The Role of Eicosanoids

Arachidonic acid comprises part of the membrane phospholipid pool and is released in a single-step reaction by activated phospholipase A2 (PLA2). PLA2 can be activated by various agonists, such as norepinephrine, angiotensin II, cytokines, and free radicals (107,108). Activated PLC and phospholipase D are also able to release free AA but not directly. Rather, they generate lipid products that contain AA (diacylglycerol and phosphatidic acid, respectively), which can be released subsequently by monoacylglycerol- and diacylglycerol-lipases. Once released, free AA has 3 possible fates: reincorporation into phospholipids, diffusion outside the cell, and metabolism. Metabolism is carried out by 3 distinct enzyme pathways: cyclooxygen-ase, lipoxygenases, and CYP. Metabolism of free AA by cyclooxygenases and lipoxygenases leads to the formation of prostaglandins, thromboxanes, and leukotrienes, with important roles in the regulation of vascular tone and inflammation (109). Cyclooxygenase- and lipoxygenase-catalyzed AA metabolism is well characterized, and both these pathways are targets of approved drugs. In contrast, our knowledge of metabolism of AA by CYP enzymes is more limited, although recent efforts in this area hold the promise that new drug targets will also emerge from this pathway.

Cerebral blood vessels synthesize vasoconstrictive prostaglandins (prostaglandin F2a, E2, A1, and B2, and the powerful vasodilator prostacyclin PGI2). In addition, cerebral vessels are constricted by thromboxane A2 and B2. Some evidence suggests that prostaglandin synthesis is significantly altered after SAH, in that production of vasoconstricting prostaglandins and thromboxanes is increased and synthesis of PGI2 is decreased (110,111). However, prostaglan-din synthesis inhibitors, such as aspirin, are not very effective in reversing vasospasm, and indomethacin might even exacerbate vasospasm (112,113). These agents typically have multiple actions, which might include the inhibition of vasodilator pathways.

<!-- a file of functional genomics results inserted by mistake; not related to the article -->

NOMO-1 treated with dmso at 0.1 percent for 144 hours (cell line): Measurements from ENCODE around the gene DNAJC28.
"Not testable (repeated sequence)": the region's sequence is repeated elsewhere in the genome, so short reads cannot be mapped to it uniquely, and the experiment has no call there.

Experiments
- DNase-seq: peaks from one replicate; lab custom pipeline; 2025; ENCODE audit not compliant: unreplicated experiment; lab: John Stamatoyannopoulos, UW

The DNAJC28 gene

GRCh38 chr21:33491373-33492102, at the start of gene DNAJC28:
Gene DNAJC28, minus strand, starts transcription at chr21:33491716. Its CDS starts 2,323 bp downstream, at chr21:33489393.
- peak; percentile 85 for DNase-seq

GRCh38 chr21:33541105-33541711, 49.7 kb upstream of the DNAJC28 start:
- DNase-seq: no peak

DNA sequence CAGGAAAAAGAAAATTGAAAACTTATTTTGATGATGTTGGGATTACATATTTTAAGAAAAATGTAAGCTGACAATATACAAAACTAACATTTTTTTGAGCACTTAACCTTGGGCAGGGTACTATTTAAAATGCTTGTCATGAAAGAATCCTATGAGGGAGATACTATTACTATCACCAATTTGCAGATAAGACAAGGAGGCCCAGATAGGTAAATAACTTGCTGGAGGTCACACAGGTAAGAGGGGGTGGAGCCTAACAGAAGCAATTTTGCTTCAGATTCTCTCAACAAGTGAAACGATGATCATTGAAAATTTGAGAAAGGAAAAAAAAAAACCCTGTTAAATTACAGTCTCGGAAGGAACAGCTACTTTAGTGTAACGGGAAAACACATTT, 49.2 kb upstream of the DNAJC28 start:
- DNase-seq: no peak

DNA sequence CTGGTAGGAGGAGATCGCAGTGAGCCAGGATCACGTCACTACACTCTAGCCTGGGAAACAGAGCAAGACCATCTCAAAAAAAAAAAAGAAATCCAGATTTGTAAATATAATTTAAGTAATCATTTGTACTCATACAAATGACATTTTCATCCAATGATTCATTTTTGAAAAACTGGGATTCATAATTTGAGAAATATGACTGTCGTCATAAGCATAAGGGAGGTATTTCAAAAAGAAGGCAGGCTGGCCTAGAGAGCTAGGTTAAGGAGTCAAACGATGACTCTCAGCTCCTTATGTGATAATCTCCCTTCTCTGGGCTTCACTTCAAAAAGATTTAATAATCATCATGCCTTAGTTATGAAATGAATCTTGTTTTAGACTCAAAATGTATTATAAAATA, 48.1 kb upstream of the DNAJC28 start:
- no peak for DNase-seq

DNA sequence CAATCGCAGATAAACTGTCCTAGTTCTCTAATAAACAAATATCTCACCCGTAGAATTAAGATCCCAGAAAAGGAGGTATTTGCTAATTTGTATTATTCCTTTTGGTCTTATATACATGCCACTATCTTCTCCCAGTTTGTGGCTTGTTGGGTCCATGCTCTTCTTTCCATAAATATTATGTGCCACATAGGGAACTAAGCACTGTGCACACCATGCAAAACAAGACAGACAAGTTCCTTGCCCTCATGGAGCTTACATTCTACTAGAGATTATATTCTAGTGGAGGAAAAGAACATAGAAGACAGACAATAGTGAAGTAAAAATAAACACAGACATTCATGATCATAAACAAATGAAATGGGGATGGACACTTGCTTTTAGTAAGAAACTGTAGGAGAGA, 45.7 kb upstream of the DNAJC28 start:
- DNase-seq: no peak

Leukotrienes, the products of the lipoxygenase pathway, are synthesized only in very small amounts in experimental models of vasospasm, and no changes are detectable in CSF leukotriene-levels post-SAH (114). Additionally, even in large concentrations, leukotrienes are only weak vasoconstrictors and are, therefore, unlikely to play an important role in vasospasm ( 115 ).

Recent studies have drawn attention to the role of 20-HETE in the development of cerebral vasospasm and demonstrated that 20-HETE plays an important role in both the acute and delayed phases of experimental cerebral vasospasm (116,117). 20-HETE is a potent cerebral vasoconstrictor that is produced by the metabolism of AA by CYP4A enzymes in cerebral arteries (118). 20-HETE activates PKC, Ras, tyrosine kinase, MAPK, and rho/rho kinase pathways, promotes calcium entry by depolarizing cerebral arteries secondary to blockade of KCa channels, and increases Ca2+ influx by activating L-type Ca2+ channels in the cerebral vasculature (117). Furthermore, 20-HETE contributes to the vasoconstrictor responses to endothelin, angiotensin II, serotonin, vasopressin, and norepinephrine (117). The concentration of 20-HETE in CSF increases markedly after SAH, and inhibitors of the synthesis or actions of 20-HETE prevent the acute fall in cerebral blood flow after SAH and fully reverse delayed vasospasm in the rat (116,117). It is, therefore, possible that elevated production of 20-HETE might represent the final common pathway that leads to cerebral vasospasm, if such a pathway indeed exists.

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